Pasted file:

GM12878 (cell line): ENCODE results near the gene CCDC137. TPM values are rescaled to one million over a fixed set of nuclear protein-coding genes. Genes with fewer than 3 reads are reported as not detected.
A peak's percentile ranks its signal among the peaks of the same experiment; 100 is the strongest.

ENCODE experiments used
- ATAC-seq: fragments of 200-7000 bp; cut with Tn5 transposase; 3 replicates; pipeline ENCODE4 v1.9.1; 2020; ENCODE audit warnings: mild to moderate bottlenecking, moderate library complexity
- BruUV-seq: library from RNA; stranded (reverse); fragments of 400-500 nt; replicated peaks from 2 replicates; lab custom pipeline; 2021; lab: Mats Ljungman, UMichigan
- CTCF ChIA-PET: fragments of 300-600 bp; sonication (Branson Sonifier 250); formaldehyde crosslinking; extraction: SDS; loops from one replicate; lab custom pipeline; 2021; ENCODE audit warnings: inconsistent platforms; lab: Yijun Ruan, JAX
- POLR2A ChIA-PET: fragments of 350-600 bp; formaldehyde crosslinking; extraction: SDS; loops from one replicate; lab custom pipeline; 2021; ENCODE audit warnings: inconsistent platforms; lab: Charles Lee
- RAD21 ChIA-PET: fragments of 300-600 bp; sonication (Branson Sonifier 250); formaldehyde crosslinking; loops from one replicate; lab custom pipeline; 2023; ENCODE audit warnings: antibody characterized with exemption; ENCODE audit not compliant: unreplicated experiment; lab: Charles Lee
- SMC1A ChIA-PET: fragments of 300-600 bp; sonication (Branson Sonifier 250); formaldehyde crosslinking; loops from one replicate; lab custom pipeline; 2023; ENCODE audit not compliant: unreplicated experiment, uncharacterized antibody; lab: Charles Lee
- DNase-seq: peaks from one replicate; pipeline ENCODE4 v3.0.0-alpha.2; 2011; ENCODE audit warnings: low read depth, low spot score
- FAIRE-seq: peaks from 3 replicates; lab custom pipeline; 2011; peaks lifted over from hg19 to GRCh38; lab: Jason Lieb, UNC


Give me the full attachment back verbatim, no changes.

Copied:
GM12878 (cell line): ENCODE results near the gene CCDC137. TPM values are rescaled to one million over a fixed set of nuclear protein-coding genes. Genes with fewer than 3 reads are reported as not detected.
A peak's percentile ranks its signal among the peaks of the same experiment; 100 is the strongest.

ENCODE experiments used
- ATAC-seq: fragments of 200-7000 bp; cut with Tn5 transposase; 3 replicates; pipeline ENCODE4 v1.9.1; 2020; ENCODE audit warnings: mild to moderate bottlenecking, moderate library complexity
- BruUV-seq: library from RNA; stranded (reverse); fragments of 400-500 nt; replicated peaks from 2 replicates; lab custom pipeline; 2021; lab: Mats Ljungman, UMichigan
- CTCF ChIA-PET: fragments of 300-600 bp; sonication (Branson Sonifier 250); formaldehyde crosslinking; extraction: SDS; loops from one replicate; lab custom pipeline; 2021; ENCODE audit warnings: inconsistent platforms; lab: Yijun Ruan, JAX
- POLR2A ChIA-PET: fragments of 350-600 bp; formaldehyde crosslinking; extraction: SDS; loops from one replicate; lab custom pipeline; 2021; ENCODE audit warnings: inconsistent platforms; lab: Charles Lee
- RAD21 ChIA-PET: fragments of 300-600 bp; sonication (Branson Sonifier 250); formaldehyde crosslinking; loops from one replicate; lab custom pipeline; 2023; ENCODE audit warnings: antibody characterized with exemption; ENCODE audit not compliant: unreplicated experiment; lab: Charles Lee
- SMC1A ChIA-PET: fragments of 300-600 bp; sonication (Branson Sonifier 250); formaldehyde crosslinking; loops from one replicate; lab custom pipeline; 2023; ENCODE audit not compliant: unreplicated experiment, uncharacterized antibody; lab: Charles Lee
- DNase-seq: peaks from one replicate; pipeline ENCODE4 v3.0.0-alpha.2; 2011; ENCODE audit warnings: low read depth, low spot score
- FAIRE-seq: peaks from 3 replicates; lab custom pipeline; 2011; peaks lifted over from hg19 to GRCh38; lab: Jason Lieb, UNC